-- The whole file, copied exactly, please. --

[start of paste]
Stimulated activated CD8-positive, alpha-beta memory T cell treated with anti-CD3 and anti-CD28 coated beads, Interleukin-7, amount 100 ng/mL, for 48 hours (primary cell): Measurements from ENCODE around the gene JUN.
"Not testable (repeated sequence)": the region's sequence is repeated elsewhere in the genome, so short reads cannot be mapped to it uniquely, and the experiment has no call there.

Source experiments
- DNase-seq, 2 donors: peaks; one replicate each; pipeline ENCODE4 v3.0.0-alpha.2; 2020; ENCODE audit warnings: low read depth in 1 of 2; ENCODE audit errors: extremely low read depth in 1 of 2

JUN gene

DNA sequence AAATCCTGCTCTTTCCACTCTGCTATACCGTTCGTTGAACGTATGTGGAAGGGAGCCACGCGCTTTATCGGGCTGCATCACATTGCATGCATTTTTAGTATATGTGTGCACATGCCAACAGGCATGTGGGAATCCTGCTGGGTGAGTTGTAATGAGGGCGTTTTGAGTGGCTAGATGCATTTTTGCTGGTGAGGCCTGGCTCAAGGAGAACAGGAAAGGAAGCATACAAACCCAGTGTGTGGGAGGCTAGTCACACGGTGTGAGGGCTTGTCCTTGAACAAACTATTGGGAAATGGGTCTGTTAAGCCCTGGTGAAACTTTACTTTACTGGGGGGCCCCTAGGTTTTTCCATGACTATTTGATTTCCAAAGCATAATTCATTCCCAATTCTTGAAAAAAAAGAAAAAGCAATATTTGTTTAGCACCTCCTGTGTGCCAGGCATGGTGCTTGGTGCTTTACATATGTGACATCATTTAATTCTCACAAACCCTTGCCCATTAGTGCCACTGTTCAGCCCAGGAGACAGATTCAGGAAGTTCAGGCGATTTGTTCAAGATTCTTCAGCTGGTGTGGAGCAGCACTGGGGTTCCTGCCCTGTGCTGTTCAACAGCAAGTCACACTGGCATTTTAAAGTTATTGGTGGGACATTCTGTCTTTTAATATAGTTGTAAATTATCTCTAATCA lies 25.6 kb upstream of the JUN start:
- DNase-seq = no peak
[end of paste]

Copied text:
Stimulated activated CD8-positive, alpha-beta memory T cell treated with anti-CD3 and anti-CD28 coated beads, Interleukin-7, amount 100 ng/mL, for 48 hours (primary cell): Measurements from ENCODE around the gene JUN.
"Not testable (repeated sequence)": the region's sequence is repeated elsewhere in the genome, so short reads cannot be mapped to it uniquely, and the experiment has no call there.

Source experiments
- DNase-seq, 2 donors: peaks; one replicate each; pipeline ENCODE4 v3.0.0-alpha.2; 2020; ENCODE audit warnings: low read depth in 1 of 2; ENCODE audit errors: extremely low read depth in 1 of 2

JUN gene

DNA sequence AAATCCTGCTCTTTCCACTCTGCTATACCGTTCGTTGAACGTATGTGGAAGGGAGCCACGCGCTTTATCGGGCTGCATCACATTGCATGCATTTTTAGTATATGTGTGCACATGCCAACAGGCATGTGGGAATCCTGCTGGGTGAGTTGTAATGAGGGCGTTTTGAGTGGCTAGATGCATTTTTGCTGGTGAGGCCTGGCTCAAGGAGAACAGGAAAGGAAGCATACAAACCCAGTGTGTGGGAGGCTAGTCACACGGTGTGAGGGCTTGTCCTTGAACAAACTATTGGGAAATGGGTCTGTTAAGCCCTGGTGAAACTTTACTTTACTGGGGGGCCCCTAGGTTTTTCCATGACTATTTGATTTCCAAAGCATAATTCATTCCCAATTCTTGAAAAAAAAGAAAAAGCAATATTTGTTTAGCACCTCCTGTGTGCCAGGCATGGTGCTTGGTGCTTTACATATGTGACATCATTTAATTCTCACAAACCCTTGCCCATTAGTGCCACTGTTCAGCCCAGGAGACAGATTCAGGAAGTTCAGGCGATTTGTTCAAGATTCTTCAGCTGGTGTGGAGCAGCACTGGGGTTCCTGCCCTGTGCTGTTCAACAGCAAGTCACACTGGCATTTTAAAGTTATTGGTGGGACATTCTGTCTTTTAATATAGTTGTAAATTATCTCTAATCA lies 25.6 kb upstream of the JUN start:
- DNase-seq = no peak